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Toddler Video Remote for PC Video Player

Picture of Toddler Video Remote for PC Video Player
I build a remote control that connects to a PC with USB. The large remote control lets my toddler select and play videos on an old computer.

This is a relatively simple project. The core component is either a USB keypad or a wireless USB keypad.

Then I figured out which leads on the numpad correspond to which numbers, soldered wires on the circuit board and connect them to the buttons on the remote.

You will also need a PC, a monitor and speakers. Any old PC or Mac will do, as long as it capable of playing video (about 450 mhz and above). Basically any computer that's 8 years old or younger will be able to do this. I used VLC to play the media files, but you can use an media player that allows you to change the shortcut keys.

I finished the whole project in about four hours.
 
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Step 1: Parts Needed

The whole project cost me about $7. Depending on the items you have lying around you will spend more or less.

I went with the wired remote, because anything not bolted down in my house has a tendency to end up somewhere where you wouldn't expect it. Lego blocks in the cup boards, lunch boxes in the bedroom, wooden spoons in the living room etc. If you have a toddler, you know what I mean. Not very practical to have a wireless video player remote in your front yard. I already had the numpad, but you can buy one from newegg.com for $10, or $30 for a wireless one.

Once you have your numpad, it's wise to first connect it to the computer and configure the player and test to see if you can actually control the player with the numpad.

In addition to the numpad I used the following computer parts:

An old Compaq M700 laptop. The laptop has a crappy battery and the lid keeps closing by itself. My wife used it, but she kept complaining that it was too slow.

I salvaged a 17" Philips monitor with build in speakers. When i found it, it was not working. I opened it up and found bulging capacitors. $2.30 in capacitors and 30 minutes later I had a monitor to use for this project.

On the electronics side, you will need some wire, a couple of buttons, solder and a soldering station.

This is where you have to decide how many buttons you want to implement.

I went with 5 buttons, play/pause, next and previous and fast forward and fast backward.

The buttons I used were ordered from Jameco:
315441- 2x Black Buttons
315432 - 3x Red Buttons
bwente5 years ago
Great project!

But I think the controls could be a little friendlier for a toddler. Red stop sign or a green smiley face. Although I guess it is never to early to teach children arrow symbols.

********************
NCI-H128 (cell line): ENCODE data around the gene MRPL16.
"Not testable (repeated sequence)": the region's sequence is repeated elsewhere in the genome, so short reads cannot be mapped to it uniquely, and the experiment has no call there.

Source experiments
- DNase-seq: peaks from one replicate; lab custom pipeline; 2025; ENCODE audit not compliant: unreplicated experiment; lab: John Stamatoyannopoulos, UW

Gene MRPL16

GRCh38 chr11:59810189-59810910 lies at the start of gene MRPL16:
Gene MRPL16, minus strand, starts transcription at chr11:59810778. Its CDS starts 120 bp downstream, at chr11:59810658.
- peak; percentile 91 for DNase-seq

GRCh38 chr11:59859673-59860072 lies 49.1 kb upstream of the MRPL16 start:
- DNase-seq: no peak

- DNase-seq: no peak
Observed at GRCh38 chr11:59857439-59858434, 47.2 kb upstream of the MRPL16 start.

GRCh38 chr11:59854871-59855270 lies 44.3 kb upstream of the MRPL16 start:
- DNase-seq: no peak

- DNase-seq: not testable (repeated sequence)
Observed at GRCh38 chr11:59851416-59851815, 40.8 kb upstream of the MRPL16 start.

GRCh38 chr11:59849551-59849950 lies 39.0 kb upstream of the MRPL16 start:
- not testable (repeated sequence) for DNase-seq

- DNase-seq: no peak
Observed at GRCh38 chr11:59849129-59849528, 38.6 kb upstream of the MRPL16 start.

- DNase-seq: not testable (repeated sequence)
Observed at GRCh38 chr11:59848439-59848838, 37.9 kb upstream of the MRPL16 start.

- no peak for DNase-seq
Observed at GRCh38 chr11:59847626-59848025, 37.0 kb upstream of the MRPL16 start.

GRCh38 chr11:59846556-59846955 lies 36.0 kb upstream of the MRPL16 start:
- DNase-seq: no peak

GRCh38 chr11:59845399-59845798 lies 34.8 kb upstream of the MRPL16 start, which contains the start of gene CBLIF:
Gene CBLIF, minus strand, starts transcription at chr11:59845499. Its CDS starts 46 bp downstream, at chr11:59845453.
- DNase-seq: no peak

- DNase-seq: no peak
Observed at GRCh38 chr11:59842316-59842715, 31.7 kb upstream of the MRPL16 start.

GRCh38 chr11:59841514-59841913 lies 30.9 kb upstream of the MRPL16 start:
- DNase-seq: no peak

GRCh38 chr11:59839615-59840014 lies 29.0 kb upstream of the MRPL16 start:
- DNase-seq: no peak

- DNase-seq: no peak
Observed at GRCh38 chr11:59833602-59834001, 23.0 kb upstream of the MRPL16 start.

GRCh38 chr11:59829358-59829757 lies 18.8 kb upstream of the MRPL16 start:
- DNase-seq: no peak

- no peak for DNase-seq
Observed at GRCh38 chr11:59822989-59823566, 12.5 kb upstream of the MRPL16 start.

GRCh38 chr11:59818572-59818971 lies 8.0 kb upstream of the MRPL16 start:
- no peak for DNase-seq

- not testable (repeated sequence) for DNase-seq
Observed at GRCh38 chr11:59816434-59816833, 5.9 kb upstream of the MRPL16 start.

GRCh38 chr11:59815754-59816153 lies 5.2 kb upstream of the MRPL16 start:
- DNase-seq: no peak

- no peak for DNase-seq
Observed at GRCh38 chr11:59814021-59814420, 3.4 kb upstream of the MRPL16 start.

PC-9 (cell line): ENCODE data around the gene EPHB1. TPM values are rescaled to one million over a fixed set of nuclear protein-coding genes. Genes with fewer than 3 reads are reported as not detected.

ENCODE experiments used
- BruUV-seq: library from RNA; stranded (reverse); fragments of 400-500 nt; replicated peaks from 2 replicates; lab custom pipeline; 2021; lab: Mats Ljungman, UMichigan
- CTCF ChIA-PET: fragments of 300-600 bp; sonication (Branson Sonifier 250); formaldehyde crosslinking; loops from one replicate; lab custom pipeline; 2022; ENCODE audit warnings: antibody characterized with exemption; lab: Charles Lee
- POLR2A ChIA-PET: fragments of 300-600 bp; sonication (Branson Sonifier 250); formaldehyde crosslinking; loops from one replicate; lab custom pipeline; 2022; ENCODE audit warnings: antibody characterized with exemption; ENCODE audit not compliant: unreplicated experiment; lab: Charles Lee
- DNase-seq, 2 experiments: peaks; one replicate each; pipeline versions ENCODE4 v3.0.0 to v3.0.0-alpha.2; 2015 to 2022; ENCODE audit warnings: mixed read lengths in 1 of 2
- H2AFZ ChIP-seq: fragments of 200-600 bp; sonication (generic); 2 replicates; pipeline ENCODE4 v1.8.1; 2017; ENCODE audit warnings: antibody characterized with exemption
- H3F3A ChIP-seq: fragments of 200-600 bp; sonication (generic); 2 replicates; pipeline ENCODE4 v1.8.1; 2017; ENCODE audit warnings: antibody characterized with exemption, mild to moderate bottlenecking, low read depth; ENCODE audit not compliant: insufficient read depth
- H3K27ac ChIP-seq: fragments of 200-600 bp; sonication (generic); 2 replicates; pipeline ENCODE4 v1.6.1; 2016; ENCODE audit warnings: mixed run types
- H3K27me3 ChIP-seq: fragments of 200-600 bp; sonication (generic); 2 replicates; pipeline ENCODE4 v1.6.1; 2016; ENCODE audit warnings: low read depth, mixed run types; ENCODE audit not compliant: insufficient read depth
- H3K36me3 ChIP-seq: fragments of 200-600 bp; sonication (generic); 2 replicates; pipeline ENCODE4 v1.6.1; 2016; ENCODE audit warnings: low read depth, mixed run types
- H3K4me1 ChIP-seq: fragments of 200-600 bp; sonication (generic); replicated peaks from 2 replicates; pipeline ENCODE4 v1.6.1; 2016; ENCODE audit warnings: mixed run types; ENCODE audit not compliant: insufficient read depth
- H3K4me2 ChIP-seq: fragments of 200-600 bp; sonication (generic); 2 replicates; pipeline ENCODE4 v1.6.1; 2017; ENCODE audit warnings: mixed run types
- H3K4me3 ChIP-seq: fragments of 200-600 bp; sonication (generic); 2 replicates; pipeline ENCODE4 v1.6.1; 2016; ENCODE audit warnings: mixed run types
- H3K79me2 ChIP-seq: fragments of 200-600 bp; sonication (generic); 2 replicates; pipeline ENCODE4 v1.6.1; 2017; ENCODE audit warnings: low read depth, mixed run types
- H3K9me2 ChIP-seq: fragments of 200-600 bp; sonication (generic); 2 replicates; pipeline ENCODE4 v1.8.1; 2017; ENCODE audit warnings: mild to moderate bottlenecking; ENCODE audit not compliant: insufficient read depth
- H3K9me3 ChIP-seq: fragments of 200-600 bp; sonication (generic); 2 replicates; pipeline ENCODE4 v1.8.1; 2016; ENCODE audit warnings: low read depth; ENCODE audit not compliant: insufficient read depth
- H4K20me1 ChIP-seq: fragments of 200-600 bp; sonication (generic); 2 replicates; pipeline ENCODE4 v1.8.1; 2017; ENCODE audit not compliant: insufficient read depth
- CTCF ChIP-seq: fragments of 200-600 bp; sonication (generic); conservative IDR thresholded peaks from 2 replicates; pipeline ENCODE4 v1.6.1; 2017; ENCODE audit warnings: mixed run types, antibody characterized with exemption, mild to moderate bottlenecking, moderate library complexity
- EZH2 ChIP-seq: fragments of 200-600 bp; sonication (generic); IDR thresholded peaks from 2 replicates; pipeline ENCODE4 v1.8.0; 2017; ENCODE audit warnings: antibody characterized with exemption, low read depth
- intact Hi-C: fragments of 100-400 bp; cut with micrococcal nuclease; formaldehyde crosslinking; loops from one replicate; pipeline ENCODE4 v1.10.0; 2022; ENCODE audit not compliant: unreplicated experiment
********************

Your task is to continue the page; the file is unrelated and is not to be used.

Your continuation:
There is a huge remote control at CVS. It's about a foot long and the buttons are huge. It costs $10. I think it was made for the elderly or maybe just as a joke? One thing is for sure, you can't lose it!
Yeah, we recently got one for a parent that kept misplacing his.

Here is about what it looks like:
jumbo-uni-remote.jpg
killerdark (author)  bwente5 years ago
I agree. Bigger buttons, preferably with icons ON the button and colored buttons would have been better. But the only bigger buttons that would be big enough to paint on that I could find cost $15 and up (each). The buttons you see in the project are $1 each. Play / Pause on this remote is one button (just like on a DVD/CD remote which is obviously what I copied) These functions could have (perhaps should have) been split into two separate buttons and that would have allowed for color coding Play and Pause.
at a local store they have big light up buttons that you can put a picture in for 1.95. i built somthing simlar except for flight sim controls
swartley3ga4 years ago
very cool idea! ....I have a feeling my kids would find a way to pull it off and still pull it in the toilet lol!
Wow thats great I never thought of that Hmm i suppose i could make one like it but use it for Djing Etc
ka1axy5 years ago
Box looks like it has pointy corners and sharp edges...might want to round those over a bit so nobody falls on them.
killerdark (author)  ka1axy5 years ago
I'll update the instructions to specifically include sanding down any rough or sharp edges.
killerdark (author)  ka1axy5 years ago
The picture you are looking at here in step 3 is before sanding, applying gloss and assembly (I just stacked it up for the picture basically). I haven't included a close up of the finished box, but the finished box has the sides and corners sanded down, although not completely round, more like 45 degrees If I had an electric sander I would have gone for big round edges as you suggest, I would have preferred that, if only for aesthetics.
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